The risk of many important diseases can be reduced by consuming a diet rich in vegetables and fruit. For this reason the World Health Organization (WHO) recommends a daily intake of more than 400 g person−1. The pattern of both the supply and intake of vegetables and fruit and the potential health gain achieved by increasing intake in the European Union (EU) and three accession countries are presented in this paper.
Patterns of supply and dietary intake were assessed using (1) FAO food balance sheets, which allow comparison between the levels of supply in countries but do not reflect actual intake; and (2) survey data reflecting dietary intake. Using WHO mortality data for coronary heart and cerebrovascular disease and major cancers up to age 65 years, the number of preventable deaths is estimated, assuming vegetable and fruit consumption were levelled up to that of the highest consuming group, and assuming relative risks of 0.5, 0.7 or 0.9.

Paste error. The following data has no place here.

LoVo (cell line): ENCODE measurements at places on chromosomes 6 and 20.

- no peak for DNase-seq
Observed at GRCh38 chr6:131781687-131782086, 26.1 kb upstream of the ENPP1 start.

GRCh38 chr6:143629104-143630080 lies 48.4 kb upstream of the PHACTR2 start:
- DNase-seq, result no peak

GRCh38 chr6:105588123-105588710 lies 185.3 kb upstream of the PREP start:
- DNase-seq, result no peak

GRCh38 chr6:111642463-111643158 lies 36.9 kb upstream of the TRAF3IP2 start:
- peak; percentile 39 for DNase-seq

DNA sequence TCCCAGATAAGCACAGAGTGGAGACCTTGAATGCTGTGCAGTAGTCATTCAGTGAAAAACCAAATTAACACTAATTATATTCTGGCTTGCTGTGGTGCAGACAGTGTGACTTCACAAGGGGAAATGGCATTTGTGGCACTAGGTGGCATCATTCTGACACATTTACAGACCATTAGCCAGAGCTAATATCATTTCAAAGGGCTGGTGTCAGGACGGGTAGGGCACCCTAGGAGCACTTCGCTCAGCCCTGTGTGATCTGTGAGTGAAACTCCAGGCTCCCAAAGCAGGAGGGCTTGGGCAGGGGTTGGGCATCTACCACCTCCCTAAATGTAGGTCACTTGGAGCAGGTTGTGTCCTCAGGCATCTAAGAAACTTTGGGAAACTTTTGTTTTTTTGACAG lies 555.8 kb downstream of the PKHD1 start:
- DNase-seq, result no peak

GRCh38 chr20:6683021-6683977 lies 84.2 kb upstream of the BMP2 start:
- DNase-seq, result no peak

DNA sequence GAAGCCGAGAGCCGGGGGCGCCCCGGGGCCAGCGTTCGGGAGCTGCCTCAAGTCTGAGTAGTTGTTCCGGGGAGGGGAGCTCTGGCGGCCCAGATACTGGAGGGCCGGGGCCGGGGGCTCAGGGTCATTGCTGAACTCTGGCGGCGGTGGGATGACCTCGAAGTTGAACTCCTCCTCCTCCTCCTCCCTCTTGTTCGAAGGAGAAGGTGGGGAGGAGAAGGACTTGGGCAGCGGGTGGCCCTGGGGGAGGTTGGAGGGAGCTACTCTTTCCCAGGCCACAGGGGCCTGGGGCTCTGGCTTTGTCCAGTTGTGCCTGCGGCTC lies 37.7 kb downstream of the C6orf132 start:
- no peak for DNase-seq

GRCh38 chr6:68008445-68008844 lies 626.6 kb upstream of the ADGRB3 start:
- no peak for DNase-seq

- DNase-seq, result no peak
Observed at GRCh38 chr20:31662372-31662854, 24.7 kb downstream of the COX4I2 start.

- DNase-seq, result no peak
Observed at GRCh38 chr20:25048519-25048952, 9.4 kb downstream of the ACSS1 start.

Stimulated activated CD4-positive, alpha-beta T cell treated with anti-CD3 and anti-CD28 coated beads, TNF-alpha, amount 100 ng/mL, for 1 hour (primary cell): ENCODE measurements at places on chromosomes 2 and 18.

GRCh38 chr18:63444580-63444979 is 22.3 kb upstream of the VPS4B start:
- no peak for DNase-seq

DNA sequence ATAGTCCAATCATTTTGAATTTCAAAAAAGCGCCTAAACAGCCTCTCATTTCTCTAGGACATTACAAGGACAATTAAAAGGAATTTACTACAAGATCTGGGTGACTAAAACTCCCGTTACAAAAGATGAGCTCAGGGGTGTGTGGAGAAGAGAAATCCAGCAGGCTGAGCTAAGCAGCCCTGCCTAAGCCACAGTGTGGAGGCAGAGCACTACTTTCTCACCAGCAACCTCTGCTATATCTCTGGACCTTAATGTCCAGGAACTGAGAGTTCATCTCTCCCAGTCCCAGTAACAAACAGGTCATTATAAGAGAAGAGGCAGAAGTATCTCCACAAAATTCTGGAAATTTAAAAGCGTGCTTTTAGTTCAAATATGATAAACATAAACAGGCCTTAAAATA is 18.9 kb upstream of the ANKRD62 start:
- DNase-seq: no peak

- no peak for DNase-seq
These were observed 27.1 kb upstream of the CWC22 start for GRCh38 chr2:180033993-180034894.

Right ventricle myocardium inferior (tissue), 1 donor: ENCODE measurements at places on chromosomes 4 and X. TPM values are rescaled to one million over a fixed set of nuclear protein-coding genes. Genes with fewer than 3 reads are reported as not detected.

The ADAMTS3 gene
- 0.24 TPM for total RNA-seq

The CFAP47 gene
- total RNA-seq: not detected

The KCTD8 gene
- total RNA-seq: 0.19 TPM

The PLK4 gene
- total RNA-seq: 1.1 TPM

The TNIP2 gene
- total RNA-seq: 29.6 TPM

Vegetable and fruit consumption varies considerably between EU Member States. The populations of about half (seven) of the EU Member States have a mean daily intake of less than 275 g. Using the best current estimates of relative risk, over 26,000 deaths before the age of 65 years would be prevented annually in the EU if intake was levelled up to the highest consumption levels (and about double this number of deaths before the age of 75 years).
Increasing the intake of vegetables and fruit is feasible and could result in considerable improvements in public health within the EU. Priority should be given to developing methods that demonstrate the burden of disease caused by too low intakes of vegetables and fruit. This would enable the appropriate social, cultural and economic policies to be developed within the EU.
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